Veganism Ads That Will Make Every Vegan Cringe
Veganism can be a hard sell. It doesn't inspire many glossy articles in magazines. You don't see CW starlets plastered next to headlines like "Super Foods To Help You Stay Regular." When it comes to nutrition, even publications focused on health, fitness, and beauty like Self and Allure typically just rotate an arsenal of puff pieces about carb cutting and low calorie mixed drinks.
Aside from the occasional celebrity endorsement of a meat-free lifestyle, you only find extensive information on the various schools of veg if you delve into blogs, brands, and nonprofits devoted to the cause. While well-intentioned, these resources are often fanatical about veganism and beyond. If you don't want to incorporate yoga into every aspect of your life, don't have time to make all of your own cleaning supplies, and really don't know how you feel about oil pulling or drinking a liter of lukewarm water first thing every morning, they can be alienating.
This isn't veganism's fault; it's just not very sexy, especially in the time of foodies and artisan everything, to talk about will power and deprivation. But this means that the pressure is on us to represent our choices in the best way possible — something this year's marketing did little to help.
The offender most responsible for giving vegans a bad rap is PETA — an organization that's meant to promote the ethical treatment of animals, but often makes us question their ethics as human beings instead. PETA doesn't speak for all vegans, and it's marketing isn't doing the cause any favors. Let's take a look at its worst recent campaigns — and hope that they've learned their lesson for next year.
1. 'Vegans Go All The Way'
This ad would be in poor taste featuring any spokesperson, but PETA especially missed the mark by putting 16-year-old singer-songwriter Samia Najimy Finnerty (daughter of the vacuum-riding priestess herself, Kathy Najimy) alongside the headline. First of all, the vegan community would do well to stop food shaming their sister wives, the vegetarian community. But moreover, I'd prefer my vegan ads without a side of promoting teen promiscuity, thanks.
2. 'Boyfriend Went Vegan'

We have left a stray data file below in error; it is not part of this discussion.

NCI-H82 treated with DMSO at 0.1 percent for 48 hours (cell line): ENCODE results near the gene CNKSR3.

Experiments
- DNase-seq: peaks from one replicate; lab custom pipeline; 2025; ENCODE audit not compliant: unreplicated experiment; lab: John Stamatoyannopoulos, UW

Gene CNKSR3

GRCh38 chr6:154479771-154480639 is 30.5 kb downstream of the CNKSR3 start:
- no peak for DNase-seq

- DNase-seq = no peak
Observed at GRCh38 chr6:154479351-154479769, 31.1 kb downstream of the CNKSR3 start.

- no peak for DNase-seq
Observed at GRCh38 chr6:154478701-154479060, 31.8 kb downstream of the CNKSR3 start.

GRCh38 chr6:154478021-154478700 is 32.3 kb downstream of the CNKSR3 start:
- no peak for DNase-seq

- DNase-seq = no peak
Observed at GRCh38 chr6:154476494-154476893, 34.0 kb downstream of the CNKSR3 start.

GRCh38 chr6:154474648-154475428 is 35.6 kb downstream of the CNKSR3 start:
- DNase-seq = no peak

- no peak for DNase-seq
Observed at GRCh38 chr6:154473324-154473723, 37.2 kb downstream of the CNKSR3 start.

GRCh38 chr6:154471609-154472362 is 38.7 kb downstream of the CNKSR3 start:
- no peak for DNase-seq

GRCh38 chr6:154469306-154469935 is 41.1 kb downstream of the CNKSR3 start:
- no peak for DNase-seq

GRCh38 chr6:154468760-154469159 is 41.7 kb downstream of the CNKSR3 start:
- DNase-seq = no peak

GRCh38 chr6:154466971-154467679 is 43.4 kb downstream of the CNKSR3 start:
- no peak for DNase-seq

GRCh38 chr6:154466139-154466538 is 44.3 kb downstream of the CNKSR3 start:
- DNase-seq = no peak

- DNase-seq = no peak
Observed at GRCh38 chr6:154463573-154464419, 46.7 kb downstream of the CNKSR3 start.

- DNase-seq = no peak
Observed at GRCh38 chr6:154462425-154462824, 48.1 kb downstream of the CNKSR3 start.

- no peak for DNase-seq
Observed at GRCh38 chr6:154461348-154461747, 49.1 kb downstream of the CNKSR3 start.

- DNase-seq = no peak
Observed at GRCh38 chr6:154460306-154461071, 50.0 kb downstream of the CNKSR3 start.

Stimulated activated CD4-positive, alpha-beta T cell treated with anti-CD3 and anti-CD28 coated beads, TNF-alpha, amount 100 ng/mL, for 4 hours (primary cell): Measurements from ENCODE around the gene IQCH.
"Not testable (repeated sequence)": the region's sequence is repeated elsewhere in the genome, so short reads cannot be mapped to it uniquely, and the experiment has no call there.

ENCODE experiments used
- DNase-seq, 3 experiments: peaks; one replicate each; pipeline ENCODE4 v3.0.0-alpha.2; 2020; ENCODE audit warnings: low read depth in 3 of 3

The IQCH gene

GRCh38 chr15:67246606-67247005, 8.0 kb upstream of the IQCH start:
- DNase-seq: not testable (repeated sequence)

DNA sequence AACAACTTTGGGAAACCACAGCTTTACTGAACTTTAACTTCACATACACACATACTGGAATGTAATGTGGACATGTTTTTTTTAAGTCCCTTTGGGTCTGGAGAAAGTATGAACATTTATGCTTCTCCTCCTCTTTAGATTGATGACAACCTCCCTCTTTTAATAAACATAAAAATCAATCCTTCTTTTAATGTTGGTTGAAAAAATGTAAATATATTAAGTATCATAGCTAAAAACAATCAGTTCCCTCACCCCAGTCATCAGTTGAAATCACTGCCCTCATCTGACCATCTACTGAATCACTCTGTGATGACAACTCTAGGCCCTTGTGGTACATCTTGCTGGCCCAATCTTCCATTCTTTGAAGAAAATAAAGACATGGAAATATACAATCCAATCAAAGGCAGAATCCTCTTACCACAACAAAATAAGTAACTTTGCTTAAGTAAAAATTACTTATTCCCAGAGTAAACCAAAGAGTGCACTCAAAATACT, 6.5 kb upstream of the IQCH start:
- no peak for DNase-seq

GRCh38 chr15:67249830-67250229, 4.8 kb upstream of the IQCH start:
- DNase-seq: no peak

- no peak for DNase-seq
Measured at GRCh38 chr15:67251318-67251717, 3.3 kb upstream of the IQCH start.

How shall I compare thee to being terrible, let me count the ways. First thing's first, violence against women isn't fodder for a tongue and cheek advertising campaign. It's easy to see that PETA is trying to appeal to the men folk here, but the way this ad deals with women is hugely problematic. This young woman is pantsless, battered, and begging for more. How that should be made relevant to veganism — a health choice — even makes Father Irony roll his eyes.
3. 'I'd Rather Go Naked Than Wear Fur'
What's off-putting about this campaign is the fact that PETA keeps strict requirements concerning who is and is not eligible to pose in the ads. What's even worse is the way PETA president Ingrid E. Newkirk is trying to use the campaign to exploit the recent announcement by Plan-B makers that the emergency contraceptive might not be effective in women over 165 pounds. She cleverly named her idea "Plan V," and said she hopes the images, "will encourage women to adopt a healthy vegan diet in order to lose weight and take control of their reproductive rights." I'm not even going to go there.
4. 'Milk Gone Wild'
This ad is so repulsive it had to be banned from the Super Bowl. It's especially good at illustrating PETA's misdirected obsession with using sex to promote veganism. The basic premise for the campaign doesn't even make sense: How do women having udders convey that drinking cow's milk is wrong? Perhaps if there were cows in place of women the idea would be more clear, but who am I to pitch advertising ideas.
5. 'All Animals Have the Same Body Parts'
PETA, if you're going to take a break from shoving lady parts in our faces to go the science-route instead, you might want to, you know, consult science. All animals actually don't have the same body parts. I mean, I would love a duck bill or bear claws, but unfortunately I don't have those things because I'm not a duck or a bear. The in-your-face image of a person laying on a fake barbecue all day painted to look like dead meat is just the kind of thing that makes nonvegans want to go eat a steak, and say to hell with you guys.